NASHVILLE — Gov. Phil Bredesen said Wednesday the U.S. Supreme Court’s rejection of a challenge to the use of a lethal three-drug cocktail in a Kentucky death penalty case should clear the way for Tennessee to proceed with executing death row inmate Edward Jerome Harbison, of Chattanooga.
“I think what it means is that the method that we have in Tennessee is the same in all of its large aspects as Kentucky,” Gov. Bredesen told reporters.
He said that while Tennessee’s execution procedures differ in “a few minor aspects” from Kentucky’s, “from what I can tell so far from talking with the lawyers who’ve read the opinion, it basically says that what Tennessee’s doing is not constitutionally suspect.”
By a 7-2 vote, the Supreme Court ruled against two Kentucky Death Row inmates who argued the current lethal injection method violated the constitutional ban on cruel and unusual punishment by inflicting needless pain and suffering.
But the splintered court, which issued seven opinions totaling 92 pages, left open the possibility of future challenges to lethal injection practices if another method were devised that could be proven to reduce significantly the risk of severe pain.
Tennessee Attorney General Robert Cooper said in a statement that he believes the U.S. Supreme Court’s decision in the Kentucky case “supports the state’s position in Harbison that its lethal injection procedure is constitutional.”
He said the state will “promptly” file a motion with the U.S. 6th Circuit Court of Appeals asking the court to “allow the Harbison appeal to go forward.”
In a case involving Mr. Harbison, U.S. District Judge Aleta Trauger last September ruled that Tennessee’s three-drug lethal injection method amounted to cruel and unusual punishment because of the “substantial risk of unnecessary pain” to the inmate.
The 6th U.S. Circuit Court of Appeals then granted a stay of execution for Mr. Harbison, who was convicted in the 1983 bludgeoning death of an elderly St. Elmo woman.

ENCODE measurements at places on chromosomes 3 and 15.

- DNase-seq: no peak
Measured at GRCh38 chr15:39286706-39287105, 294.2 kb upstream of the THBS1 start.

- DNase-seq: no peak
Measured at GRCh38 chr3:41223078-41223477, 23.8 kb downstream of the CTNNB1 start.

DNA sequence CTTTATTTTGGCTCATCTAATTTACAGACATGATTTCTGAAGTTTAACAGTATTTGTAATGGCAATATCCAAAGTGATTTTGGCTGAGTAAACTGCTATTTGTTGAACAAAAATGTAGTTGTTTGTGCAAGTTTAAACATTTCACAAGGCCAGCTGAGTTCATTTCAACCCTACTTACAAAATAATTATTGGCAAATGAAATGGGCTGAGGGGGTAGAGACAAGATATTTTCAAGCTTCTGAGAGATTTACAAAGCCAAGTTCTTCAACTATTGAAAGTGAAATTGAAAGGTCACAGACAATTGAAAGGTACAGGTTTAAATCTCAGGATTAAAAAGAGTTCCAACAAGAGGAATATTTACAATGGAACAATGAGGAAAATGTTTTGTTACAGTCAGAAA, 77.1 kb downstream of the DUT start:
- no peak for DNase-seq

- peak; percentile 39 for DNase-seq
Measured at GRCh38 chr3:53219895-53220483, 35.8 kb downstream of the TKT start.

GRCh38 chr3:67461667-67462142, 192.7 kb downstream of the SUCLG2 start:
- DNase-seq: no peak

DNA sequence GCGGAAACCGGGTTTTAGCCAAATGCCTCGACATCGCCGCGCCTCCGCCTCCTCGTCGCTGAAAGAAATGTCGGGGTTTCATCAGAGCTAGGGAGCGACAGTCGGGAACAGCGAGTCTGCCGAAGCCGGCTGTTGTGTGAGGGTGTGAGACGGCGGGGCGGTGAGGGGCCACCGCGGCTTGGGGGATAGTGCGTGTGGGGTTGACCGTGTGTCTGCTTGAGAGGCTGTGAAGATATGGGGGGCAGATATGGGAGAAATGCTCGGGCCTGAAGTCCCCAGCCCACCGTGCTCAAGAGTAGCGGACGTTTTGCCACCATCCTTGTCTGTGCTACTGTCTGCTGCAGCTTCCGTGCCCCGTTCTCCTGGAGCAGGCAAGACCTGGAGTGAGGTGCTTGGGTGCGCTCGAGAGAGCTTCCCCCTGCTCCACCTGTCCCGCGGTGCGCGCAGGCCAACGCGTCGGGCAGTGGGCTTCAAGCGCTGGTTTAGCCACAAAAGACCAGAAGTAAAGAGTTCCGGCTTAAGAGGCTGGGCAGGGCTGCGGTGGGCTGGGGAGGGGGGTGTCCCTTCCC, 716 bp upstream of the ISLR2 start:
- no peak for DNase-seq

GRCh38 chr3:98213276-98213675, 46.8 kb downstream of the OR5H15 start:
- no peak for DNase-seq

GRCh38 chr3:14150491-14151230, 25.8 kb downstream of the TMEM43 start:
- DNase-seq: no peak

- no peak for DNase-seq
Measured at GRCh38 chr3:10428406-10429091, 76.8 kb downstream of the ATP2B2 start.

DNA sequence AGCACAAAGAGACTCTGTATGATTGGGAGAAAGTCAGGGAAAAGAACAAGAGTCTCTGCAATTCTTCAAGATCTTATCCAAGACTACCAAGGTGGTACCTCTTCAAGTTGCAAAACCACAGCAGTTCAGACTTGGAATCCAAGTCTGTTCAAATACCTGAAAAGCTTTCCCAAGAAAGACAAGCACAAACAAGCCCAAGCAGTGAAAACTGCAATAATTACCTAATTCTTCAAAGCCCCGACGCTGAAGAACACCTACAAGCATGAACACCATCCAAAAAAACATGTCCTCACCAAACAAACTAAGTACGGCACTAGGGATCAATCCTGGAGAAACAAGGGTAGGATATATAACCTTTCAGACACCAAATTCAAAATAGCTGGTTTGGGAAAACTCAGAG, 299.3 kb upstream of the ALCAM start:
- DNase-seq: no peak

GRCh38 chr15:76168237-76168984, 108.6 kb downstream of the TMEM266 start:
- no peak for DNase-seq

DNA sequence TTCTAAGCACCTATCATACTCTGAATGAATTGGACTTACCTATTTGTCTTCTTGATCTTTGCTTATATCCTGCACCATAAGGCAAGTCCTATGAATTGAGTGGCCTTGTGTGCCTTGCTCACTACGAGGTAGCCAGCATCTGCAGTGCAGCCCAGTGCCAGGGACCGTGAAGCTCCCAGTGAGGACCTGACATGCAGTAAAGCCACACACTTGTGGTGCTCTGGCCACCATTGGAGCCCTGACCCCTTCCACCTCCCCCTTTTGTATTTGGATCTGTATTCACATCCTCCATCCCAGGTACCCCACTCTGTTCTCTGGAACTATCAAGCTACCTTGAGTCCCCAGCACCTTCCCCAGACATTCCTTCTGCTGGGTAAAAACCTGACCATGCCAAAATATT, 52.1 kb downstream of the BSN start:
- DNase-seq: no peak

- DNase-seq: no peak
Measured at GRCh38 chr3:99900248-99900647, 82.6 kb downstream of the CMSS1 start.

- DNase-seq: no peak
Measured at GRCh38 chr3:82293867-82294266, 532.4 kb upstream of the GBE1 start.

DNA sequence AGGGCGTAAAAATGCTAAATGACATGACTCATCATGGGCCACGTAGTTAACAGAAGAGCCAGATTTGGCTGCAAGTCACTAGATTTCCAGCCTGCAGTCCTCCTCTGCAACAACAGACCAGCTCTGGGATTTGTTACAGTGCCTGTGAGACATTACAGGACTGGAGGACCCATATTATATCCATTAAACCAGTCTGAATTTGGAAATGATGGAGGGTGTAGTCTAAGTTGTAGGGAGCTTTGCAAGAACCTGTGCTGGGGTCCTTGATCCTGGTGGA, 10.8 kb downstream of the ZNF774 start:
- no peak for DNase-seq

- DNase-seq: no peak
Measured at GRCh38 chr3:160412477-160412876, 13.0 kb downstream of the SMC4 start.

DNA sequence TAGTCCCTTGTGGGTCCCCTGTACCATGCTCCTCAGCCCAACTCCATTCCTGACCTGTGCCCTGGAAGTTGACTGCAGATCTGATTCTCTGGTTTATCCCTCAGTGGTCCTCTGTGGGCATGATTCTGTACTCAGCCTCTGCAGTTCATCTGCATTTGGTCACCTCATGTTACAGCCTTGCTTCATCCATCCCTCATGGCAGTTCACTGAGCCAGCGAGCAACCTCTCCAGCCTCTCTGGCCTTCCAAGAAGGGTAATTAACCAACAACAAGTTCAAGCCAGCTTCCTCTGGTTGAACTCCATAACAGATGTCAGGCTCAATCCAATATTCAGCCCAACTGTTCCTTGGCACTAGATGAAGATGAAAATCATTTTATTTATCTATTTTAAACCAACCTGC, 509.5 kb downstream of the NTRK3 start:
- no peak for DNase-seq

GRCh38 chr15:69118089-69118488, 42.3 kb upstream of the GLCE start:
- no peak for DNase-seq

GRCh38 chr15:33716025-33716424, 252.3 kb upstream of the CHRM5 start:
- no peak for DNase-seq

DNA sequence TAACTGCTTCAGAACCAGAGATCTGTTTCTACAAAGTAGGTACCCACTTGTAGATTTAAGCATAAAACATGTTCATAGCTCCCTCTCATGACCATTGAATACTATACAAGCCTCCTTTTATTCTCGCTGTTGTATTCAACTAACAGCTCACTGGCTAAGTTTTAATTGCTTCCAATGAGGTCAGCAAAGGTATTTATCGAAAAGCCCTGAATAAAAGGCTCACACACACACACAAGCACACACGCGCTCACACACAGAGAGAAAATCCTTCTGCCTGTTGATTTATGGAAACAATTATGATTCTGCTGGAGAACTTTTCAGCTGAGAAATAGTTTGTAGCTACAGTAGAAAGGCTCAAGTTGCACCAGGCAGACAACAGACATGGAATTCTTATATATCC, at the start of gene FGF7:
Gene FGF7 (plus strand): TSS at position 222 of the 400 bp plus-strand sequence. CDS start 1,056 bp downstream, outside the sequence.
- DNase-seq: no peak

Efforts to reach Harbison attorney Steve Kissinger, a Knoxville-based assistant federal defender, on Wednesday afternoon were unsuccessful. But The Associated Press quoted Mr. Kissinger as saying that his client’s appeal will go forward and even could reach the U.S. Supreme Court.
“The proof before the Supreme Court was just what was offered in Kentucky. It’s not the same proof as in Mr. Harbison’s case,” Mr. Kissinger was quoted as saying.
Three convicted killers already have been put to death under the Bredesen administration.
James “Wally” Kirby, executive director of the Tennessee District Attorney Generals Conference, said prosecutors are “pleased” and “hope this will give us the opportunity to reset some executions that have been on hold for a long time. We aren’t that surprised by the outcome.”
Gov. Bredesen said he believes what the Supreme Court did “was to in essence make moot the arguments” used to create that stay regarding the constitutionality of the three-drug protocols. He acknowledged there is a “possibility” that Kentucky has “slightly different training standards for executions than we do.
“Maybe we’ll change our training standards to make them similar so that I think, obviously, if we have an identical protocol to Kentucky’s, no one can question the constitutionality of it, and those would be fairly small changes to make.”
Two other Tennessee inmates have been granted stays of execution pending the outcomes of both the Kentucky case and the Harbison case.
The Associated Press and staff writer Andy Sher contributed to this story.